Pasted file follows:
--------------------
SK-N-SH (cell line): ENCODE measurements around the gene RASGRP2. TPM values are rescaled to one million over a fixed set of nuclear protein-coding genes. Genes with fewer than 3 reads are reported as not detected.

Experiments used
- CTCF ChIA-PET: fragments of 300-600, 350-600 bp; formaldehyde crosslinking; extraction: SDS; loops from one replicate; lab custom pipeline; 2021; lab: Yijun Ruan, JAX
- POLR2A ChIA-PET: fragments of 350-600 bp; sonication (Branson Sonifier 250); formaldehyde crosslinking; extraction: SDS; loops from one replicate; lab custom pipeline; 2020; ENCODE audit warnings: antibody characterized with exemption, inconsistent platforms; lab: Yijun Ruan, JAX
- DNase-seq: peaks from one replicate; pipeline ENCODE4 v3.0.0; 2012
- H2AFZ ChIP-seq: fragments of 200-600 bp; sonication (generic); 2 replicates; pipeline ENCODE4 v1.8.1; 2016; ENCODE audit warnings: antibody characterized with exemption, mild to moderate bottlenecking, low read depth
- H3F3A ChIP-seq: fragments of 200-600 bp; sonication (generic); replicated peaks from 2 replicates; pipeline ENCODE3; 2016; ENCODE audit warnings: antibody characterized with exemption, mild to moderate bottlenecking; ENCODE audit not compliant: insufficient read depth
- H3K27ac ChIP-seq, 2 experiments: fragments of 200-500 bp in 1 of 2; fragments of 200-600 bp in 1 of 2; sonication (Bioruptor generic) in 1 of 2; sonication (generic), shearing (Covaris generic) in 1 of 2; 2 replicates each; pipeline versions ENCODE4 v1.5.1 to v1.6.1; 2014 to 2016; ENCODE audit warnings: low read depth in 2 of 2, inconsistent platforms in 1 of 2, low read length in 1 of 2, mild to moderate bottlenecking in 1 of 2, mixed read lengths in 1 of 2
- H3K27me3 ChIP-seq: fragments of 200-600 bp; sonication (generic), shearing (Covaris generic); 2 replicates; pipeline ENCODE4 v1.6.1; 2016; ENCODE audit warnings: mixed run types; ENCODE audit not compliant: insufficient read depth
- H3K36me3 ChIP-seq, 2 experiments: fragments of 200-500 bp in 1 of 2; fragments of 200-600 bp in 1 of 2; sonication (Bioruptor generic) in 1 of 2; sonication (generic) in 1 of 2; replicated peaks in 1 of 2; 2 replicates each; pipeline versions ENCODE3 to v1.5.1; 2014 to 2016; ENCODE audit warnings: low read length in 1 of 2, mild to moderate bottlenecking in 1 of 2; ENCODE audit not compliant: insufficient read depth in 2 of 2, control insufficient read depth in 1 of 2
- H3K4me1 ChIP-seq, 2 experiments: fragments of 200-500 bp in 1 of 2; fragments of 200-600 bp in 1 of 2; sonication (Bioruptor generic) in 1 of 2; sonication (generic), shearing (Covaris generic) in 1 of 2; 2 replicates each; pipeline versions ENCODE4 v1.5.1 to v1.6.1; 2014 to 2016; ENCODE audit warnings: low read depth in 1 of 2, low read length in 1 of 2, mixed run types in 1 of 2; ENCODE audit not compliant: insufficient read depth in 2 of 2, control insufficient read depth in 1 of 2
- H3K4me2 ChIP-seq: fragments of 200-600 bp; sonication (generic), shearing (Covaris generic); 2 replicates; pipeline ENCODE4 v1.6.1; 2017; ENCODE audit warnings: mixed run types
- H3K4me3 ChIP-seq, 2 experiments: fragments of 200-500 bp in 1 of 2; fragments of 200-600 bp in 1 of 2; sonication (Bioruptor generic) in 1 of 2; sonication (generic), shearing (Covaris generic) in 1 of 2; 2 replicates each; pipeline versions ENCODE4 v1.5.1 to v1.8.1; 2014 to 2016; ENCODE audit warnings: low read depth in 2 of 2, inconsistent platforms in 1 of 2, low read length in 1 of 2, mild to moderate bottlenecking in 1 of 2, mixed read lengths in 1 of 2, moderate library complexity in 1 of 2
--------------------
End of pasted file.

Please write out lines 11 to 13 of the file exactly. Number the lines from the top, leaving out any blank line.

- H3K4me1 ChIP-seq, 2 experiments: fragments of 200-500 bp in 1 of 2; fragments of 200-600 bp in 1 of 2; sonication (Bioruptor generic) in 1 of 2; sonication (generic), shearing (Covaris generic) in 1 of 2; 2 replicates each; pipeline versions ENCODE4 v1.5.1 to v1.6.1; 2014 to 2016; ENCODE audit warnings: low read depth in 1 of 2, low read length in 1 of 2, mixed run types in 1 of 2; ENCODE audit not compliant: insufficient read depth in 2 of 2, control insufficient read depth in 1 of 2
- H3K4me2 ChIP-seq: fragments of 200-600 bp; sonication (generic), shearing (Covaris generic); 2 replicates; pipeline ENCODE4 v1.6.1; 2017; ENCODE audit warnings: mixed run types
- H3K4me3 ChIP-seq, 2 experiments: fragments of 200-500 bp in 1 of 2; fragments of 200-600 bp in 1 of 2; sonication (Bioruptor generic) in 1 of 2; sonication (generic), shearing (Covaris generic) in 1 of 2; 2 replicates each; pipeline versions ENCODE4 v1.5.1 to v1.8.1; 2014 to 2016; ENCODE audit warnings: low read depth in 2 of 2, inconsistent platforms in 1 of 2, low read length in 1 of 2, mild to moderate bottlenecking in 1 of 2, mixed read lengths in 1 of 2, moderate library complexity in 1 of 2